The Chrysler Corporation tried some pretty curious things to maintain its standing in the Big Three. It produced the three-window coupe well after its rivals abandoned the design. At the same time—quite literally in fact—it beat everyone to market with an all-steel, full-size, two-door wagon. As a result of this independence, Chrysler products seem to have an unconventional aura about them.

You could say Bill Lahmann thrives on the unconventional. A ’55 Chevy withstanding, the cars he builds lie just outside of mainstream. For example, a number of years ago he built a ’40 … Chevy. The ’34 highboy he built—also a Chevy—boasted a 750hp blown 502. But don’t write him off as a Chevy guy; he took notice when his brother called and said he found a ’49 Plymouth two-door wagon. “There weren’t many two-door wagons around,” he observes. “I thought I might be able to make something out of it.” So he bought it.

“When I got the car I wanted to do something that nobody had done,” he says. “A number of years ago Goodguys picked a ’52 Plymouth wagon for Custom Rod of the Year (Gene Ray’s ‘Mayflower’). It had a Chevy engine, a Chevy transmission, and a Chevy rearend. I liked that car but I wanted to do one that was all Chrysler. The new Magnum wagons were out, so I fashioned this after one of those.”

Bill began by disassembling the car to its bare chassis. The late-Steve Reed fortified the chassis with new crossmembers and clipped it at the firewall for a Fatman Fabrications subframe.

Following the Magnum theme, he bought the entire running gear out of a 9,000-mile Durango that had a brief-but-passionate affair with an immobile object. Street & Performance reprogrammed the ECU for the new application and Steve Reed prepped and installed the engine and its matching five-speed automatic transmission. Joe Bowers at Bowers Race & Rod Shop in Salem fabricated an aluminum shroud for the factory mechanical fan. “I tell you what, that engine goes right to 190 degrees and never more or less,” he says.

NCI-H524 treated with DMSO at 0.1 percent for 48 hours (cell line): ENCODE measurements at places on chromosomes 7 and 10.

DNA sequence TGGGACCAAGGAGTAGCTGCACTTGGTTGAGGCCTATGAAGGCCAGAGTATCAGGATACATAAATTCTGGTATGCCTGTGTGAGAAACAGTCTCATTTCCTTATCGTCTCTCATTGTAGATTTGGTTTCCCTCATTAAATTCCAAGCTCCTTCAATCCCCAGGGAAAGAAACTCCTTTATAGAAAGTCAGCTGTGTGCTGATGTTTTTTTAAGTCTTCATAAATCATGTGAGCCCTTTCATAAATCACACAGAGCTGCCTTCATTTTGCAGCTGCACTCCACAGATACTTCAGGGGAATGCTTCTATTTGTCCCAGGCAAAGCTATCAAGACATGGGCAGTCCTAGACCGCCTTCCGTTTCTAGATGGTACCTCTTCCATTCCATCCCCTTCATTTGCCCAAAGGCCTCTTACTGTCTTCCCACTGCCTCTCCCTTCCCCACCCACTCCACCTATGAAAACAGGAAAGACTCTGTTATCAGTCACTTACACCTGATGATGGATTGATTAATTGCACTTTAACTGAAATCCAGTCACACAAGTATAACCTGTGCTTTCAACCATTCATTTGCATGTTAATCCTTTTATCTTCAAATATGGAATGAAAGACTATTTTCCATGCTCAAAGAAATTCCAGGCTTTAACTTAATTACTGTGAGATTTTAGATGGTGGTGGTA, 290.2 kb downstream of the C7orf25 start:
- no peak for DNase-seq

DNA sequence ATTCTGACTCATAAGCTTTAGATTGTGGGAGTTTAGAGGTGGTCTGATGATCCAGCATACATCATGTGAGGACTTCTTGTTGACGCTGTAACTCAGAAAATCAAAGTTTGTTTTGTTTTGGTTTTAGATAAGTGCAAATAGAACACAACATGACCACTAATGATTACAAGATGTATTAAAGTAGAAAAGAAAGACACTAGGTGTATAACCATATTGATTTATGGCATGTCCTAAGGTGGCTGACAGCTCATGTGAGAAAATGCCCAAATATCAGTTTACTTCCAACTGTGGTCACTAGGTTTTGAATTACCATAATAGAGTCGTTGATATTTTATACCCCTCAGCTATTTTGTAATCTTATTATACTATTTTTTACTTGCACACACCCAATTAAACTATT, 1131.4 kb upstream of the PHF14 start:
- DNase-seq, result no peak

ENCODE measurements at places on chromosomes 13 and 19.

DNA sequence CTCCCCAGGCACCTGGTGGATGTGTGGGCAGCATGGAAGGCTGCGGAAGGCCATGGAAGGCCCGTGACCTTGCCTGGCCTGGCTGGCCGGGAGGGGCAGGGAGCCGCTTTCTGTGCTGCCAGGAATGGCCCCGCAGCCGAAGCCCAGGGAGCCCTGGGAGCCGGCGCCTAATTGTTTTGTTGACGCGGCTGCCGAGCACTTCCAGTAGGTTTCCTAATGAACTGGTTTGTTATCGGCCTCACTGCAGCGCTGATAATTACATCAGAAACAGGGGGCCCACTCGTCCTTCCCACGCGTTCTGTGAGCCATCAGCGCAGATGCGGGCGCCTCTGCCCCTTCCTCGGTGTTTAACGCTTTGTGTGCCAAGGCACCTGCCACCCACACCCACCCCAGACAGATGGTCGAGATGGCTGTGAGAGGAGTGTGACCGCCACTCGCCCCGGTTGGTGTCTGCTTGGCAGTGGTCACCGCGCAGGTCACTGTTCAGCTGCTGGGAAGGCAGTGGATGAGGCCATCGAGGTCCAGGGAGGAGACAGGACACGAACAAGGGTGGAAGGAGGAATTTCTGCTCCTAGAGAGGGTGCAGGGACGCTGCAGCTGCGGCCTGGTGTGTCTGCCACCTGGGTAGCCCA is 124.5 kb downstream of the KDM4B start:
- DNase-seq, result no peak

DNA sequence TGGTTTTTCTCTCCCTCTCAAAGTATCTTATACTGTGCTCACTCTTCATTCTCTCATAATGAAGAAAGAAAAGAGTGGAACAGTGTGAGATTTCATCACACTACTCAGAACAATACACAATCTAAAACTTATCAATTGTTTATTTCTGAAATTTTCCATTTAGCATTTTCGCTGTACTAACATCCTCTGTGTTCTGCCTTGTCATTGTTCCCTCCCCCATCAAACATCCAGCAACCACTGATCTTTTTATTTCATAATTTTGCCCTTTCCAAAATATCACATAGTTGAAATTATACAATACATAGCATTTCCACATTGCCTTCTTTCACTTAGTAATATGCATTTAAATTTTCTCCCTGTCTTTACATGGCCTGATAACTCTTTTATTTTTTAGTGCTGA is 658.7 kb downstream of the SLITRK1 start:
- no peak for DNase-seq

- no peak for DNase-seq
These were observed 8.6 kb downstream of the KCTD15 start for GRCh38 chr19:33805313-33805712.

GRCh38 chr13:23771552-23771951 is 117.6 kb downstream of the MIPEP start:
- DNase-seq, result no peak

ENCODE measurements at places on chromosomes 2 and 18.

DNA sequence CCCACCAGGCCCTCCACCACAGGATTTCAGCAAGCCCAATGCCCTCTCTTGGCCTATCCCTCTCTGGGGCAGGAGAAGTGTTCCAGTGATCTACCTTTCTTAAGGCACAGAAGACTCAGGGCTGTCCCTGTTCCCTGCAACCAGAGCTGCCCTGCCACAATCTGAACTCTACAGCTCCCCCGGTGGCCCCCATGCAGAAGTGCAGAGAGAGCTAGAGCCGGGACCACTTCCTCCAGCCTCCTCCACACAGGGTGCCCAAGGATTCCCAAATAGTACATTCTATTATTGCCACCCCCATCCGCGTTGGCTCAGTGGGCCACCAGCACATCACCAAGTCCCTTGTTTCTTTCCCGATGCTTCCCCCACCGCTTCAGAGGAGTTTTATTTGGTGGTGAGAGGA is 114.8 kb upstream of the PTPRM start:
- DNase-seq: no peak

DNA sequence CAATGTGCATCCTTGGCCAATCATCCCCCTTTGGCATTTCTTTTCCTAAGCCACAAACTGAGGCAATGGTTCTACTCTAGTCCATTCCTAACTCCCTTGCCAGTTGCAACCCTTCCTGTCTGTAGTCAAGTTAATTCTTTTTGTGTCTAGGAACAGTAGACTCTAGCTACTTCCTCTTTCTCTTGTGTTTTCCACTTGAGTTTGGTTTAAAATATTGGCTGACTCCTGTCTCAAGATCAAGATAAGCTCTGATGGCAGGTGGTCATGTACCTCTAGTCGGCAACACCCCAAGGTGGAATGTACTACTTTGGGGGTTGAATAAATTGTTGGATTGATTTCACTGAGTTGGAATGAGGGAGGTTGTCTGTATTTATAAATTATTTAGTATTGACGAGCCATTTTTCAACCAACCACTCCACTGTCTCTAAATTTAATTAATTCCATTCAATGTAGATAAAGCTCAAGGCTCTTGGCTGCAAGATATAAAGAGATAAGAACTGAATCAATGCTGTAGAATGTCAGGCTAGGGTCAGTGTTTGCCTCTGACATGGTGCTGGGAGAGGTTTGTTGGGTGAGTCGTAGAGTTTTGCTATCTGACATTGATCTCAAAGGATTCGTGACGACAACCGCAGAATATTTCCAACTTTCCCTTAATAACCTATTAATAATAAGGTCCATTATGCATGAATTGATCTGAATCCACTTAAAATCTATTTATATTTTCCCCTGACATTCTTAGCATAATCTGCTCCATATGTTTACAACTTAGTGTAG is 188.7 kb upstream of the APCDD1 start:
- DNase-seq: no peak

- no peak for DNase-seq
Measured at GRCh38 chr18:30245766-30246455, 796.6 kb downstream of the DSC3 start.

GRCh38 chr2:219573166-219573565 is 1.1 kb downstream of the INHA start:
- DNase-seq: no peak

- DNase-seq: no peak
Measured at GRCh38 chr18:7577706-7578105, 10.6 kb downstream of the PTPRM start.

Bowers fabricated an exhaust from 2-1/2-inch-diameter stainless tubing and Flowmaster Hushpower II mufflers. Six States Distributors in Salem shortened the OEM alloy driveshaft. The axle came from an ’05 Dodge Dakota. Dutchman Motorsports narrowed it and outfitted it with its namesake axle shafts.

That axle mounts to the chassis by way of a stainless four-link and Panhard bar. The Fatman front suspension at the fore consists of control arms of similar alloy, a power-assist Fox-body steering rack, and disc brakes. Both ends of the car ride on RideTech air springs.

“The car had a lot of rust,” he laments. “It sat on dirt floors and it got a lot of moisture up in the floor and rockers.” Bill Blizzard fabricated the new floors to accommodate the larger automatic transmission. “The rockers, the firewall, and the entire floor, they’re all brand new,” Bill observes. Though they raised as one, Mopar hoods from the era are two pieces. Rick Tedder Fabrication merged them.

“We found out that when the car was all the way down you couldn’t steer,” he notes. So Joe Bowers opened the wells for tire clearance. Bowers also installed the Hagan Street Rods headlight kit.

He did the tailgate, too. Tailgates on Mopar wagons from the era ride on oversized hinges. Worse yet, everything around the hinges was wasted. “We had to remake everything back there anyway so we found different hinges.” He discovered them in a highly unlikely place: on the doors of a ’55-59 Chevy pickup. “They perfectly pick up that gate and kick it out,” he says.

Chrysler wagons from the era also have five pieces of side glass: wind wings, door, a pair of sliders, and a fixed window separated by a post. Bowers eliminated the vent wings and the side-window posts, reducing the count to two per side; 3D Auto Glass in Silverton made replacements based on Bowers’ templates.